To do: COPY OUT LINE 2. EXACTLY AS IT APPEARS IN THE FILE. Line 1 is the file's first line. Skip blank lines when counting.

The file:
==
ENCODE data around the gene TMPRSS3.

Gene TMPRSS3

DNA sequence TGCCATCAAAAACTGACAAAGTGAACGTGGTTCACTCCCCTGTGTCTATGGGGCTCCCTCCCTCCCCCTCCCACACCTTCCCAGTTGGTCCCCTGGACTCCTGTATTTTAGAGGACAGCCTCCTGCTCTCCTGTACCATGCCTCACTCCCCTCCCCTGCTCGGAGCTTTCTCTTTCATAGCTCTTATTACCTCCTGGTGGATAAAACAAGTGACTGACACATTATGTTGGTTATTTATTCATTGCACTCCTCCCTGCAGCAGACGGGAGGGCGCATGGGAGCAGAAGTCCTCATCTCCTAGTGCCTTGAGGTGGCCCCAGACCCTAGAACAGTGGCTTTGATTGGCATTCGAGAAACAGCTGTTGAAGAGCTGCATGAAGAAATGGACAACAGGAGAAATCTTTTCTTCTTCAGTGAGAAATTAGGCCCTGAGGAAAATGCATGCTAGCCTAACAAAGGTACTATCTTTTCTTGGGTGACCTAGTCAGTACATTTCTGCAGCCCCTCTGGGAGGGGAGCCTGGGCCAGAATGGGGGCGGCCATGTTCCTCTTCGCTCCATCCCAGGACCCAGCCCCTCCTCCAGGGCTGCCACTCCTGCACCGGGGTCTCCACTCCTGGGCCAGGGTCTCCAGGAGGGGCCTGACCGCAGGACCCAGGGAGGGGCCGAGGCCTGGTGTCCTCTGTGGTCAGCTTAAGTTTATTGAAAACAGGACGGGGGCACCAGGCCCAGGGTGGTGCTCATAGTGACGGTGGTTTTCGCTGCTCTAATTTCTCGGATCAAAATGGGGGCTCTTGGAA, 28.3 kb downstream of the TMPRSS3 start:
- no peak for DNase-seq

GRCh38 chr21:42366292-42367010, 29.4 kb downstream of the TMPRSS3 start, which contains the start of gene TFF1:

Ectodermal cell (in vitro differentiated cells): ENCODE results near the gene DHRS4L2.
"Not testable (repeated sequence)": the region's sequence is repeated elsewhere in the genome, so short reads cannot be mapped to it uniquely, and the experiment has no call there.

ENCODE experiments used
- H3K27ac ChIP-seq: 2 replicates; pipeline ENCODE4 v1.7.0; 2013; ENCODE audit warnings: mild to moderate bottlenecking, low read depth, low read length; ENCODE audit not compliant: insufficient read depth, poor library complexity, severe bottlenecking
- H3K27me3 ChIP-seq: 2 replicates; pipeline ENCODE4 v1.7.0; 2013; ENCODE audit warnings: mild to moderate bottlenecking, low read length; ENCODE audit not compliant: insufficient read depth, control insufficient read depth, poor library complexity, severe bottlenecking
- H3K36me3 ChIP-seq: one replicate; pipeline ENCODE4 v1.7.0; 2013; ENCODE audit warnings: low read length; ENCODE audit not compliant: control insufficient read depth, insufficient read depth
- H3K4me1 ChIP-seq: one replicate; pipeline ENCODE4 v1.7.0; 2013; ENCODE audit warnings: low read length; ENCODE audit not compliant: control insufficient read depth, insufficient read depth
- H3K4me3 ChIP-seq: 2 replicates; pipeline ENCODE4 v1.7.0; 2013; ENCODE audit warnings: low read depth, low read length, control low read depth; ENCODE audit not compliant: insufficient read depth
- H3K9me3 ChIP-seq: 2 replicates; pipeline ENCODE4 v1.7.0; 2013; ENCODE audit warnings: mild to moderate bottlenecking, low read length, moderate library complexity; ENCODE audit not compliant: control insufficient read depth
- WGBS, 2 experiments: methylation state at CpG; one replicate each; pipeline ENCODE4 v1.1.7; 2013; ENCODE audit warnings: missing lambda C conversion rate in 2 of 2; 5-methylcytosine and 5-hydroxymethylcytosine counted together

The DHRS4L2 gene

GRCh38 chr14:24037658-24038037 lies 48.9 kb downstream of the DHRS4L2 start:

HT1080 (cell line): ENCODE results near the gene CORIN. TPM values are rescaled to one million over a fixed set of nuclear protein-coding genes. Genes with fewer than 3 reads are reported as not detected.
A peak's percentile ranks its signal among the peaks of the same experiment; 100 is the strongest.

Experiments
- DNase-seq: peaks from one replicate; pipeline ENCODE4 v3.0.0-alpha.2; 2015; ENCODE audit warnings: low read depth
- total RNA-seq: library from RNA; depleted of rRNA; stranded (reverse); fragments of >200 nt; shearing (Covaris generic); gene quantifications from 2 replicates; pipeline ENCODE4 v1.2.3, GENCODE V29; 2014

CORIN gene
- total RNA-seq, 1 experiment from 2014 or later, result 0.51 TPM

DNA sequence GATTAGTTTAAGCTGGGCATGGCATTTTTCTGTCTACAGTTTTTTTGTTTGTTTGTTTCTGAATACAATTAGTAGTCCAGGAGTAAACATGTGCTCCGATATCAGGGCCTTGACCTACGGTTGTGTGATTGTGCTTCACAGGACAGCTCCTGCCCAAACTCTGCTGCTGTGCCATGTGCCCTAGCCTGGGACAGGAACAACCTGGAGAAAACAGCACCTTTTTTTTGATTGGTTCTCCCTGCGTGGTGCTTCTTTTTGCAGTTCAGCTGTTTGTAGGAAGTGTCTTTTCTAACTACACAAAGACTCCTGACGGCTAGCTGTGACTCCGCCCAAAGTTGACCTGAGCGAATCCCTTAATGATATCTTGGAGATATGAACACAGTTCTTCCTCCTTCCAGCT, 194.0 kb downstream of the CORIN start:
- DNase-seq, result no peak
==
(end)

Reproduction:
Gene TMPRSS3